It’s funny how some metaphors end up being about coffee, and how it ties into testing.
At my client, we have a coffee area with a spot for the coffee pots. Labeled on the spot is “Use 1st”, “Use 2nd” and “Decaf”. The Use 1st/2nd is for making sure we rotate the pots and have fresher coffee available, otherwise we’ll possibly have one sitting there all day getting cold.
Recently we added another kind of coffee. So now the labeling is wrong–just because a pot contains a different kind doesn’t mean it can’t be used 1st.
The “UI” is wrong now–it implies priority, instead of the choice, that we now have.
It made me wonder: how many bugs of this type are there in the UI/UX, that really make for a confusing customer experience? If new code is added that makes certain places in the UI out-of-date, and the customer uses the code wrong because of it, that’s a problem.
Whether the underlying code is wrong, or the interface tells the customer the wrong thing, it’s still a bug.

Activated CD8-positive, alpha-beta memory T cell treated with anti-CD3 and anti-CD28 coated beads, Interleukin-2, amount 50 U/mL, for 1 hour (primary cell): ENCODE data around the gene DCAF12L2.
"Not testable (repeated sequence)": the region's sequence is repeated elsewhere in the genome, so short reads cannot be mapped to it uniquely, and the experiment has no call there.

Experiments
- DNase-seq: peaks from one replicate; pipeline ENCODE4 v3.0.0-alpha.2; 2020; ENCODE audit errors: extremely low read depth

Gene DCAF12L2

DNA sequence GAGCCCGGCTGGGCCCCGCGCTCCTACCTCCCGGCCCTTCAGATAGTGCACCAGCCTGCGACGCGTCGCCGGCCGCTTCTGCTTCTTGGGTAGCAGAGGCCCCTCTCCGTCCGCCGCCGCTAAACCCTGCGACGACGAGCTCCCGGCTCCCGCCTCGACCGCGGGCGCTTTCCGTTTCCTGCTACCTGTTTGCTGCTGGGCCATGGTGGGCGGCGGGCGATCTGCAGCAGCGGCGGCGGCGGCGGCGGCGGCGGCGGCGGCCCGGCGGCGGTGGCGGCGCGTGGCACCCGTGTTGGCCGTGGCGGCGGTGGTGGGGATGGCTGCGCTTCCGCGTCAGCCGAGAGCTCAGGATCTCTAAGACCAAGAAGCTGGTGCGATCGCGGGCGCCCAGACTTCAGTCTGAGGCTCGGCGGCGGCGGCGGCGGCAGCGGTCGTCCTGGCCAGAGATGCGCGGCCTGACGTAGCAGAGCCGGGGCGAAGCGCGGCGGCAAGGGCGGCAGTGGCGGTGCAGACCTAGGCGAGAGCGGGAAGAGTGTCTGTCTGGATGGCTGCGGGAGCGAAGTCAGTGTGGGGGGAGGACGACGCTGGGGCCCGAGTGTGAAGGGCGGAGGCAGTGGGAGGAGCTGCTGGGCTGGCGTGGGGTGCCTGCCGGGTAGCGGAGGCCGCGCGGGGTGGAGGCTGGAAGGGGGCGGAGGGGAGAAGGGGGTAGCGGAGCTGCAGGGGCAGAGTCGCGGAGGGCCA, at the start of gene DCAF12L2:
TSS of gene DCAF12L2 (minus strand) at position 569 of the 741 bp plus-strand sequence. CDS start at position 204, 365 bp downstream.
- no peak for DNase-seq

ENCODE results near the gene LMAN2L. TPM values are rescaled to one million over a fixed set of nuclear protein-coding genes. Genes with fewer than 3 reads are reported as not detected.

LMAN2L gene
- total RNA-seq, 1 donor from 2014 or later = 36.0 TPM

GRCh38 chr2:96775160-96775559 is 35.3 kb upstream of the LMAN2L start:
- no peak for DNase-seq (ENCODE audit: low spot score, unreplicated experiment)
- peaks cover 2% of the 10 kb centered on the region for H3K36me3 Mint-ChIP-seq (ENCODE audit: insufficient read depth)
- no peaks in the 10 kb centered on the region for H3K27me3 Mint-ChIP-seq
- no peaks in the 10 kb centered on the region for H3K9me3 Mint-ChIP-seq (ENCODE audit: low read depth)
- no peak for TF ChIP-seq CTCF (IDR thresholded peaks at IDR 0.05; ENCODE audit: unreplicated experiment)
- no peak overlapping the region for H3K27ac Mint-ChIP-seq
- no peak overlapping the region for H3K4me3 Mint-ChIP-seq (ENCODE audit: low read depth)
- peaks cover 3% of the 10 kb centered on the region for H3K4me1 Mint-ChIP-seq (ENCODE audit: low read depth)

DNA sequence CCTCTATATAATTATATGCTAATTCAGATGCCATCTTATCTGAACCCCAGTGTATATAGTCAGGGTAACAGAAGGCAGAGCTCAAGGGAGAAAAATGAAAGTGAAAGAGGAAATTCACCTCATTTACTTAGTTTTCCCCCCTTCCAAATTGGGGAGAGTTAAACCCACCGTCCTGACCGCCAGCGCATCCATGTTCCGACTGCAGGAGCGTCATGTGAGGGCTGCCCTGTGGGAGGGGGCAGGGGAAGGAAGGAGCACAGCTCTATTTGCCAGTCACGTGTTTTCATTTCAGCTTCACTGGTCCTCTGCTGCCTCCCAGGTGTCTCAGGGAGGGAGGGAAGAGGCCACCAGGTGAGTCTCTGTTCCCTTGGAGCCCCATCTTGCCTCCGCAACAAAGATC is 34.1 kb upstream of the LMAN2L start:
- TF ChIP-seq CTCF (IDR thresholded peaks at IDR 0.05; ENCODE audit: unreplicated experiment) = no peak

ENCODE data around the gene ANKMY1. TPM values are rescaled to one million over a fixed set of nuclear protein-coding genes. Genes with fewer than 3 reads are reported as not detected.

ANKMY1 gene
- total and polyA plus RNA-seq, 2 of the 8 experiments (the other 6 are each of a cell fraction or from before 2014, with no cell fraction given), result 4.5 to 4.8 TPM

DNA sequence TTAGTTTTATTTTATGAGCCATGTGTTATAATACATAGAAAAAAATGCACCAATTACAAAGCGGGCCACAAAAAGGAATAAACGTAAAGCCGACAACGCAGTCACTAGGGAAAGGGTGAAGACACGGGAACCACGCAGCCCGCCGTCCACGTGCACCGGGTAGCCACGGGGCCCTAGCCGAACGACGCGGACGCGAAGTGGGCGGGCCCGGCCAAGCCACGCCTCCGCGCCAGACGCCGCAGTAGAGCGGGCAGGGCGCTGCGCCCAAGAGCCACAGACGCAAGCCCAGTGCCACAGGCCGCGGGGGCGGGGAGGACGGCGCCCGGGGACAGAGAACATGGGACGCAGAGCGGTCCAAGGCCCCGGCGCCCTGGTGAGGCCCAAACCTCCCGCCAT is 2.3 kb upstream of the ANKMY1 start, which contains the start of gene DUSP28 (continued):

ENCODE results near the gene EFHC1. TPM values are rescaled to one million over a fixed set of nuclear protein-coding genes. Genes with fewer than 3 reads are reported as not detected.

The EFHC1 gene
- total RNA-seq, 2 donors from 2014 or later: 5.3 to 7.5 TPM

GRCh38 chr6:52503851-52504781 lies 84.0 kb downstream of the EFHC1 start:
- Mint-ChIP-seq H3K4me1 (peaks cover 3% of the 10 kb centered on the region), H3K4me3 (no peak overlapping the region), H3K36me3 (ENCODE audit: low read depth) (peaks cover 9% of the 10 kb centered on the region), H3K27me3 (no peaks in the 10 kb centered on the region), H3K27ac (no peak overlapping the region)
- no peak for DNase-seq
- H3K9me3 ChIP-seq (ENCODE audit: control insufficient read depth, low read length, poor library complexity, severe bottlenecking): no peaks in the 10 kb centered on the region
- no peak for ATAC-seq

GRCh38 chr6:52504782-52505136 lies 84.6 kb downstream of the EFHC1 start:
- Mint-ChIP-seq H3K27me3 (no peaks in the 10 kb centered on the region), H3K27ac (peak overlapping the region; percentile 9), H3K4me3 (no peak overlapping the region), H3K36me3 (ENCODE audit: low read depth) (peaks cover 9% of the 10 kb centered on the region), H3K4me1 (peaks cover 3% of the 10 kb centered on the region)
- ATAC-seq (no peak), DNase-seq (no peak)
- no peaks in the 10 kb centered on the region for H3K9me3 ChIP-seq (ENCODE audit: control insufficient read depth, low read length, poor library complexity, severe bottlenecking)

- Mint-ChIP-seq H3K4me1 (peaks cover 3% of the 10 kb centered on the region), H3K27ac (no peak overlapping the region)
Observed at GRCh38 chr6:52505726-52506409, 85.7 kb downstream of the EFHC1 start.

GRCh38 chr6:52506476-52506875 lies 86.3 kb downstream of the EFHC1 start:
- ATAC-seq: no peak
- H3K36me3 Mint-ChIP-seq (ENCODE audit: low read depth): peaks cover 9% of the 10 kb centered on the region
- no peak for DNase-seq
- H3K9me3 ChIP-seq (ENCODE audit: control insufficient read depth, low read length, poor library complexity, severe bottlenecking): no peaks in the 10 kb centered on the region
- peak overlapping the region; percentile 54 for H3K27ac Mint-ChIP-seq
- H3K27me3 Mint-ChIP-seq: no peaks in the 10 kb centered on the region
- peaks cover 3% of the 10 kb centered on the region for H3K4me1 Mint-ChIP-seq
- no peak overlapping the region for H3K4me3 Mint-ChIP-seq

Sometimes the customer isn’t aware of new options, so they might do some weird, wonky workaround stuff to get what they’re wanting, and not realize there’s a much easier way to do it. But, they traverse some oddball places in the underlying code, which can reveal bugs.
Or, an option that was previously a binary choice now has multiple ones. The UI may not have been updated everywhere, that may make use of the new options.
These kinds of bugs would be difficult to catch, because either we know about new functionality already, or we’ve got “muscle memory” when it comes to testing our own systems.
As you develop your product more, just be aware of how it might be used. See if you can get some fresh eyes on it, and have people who may not even be familiar with it, run through it and do some usablity testing.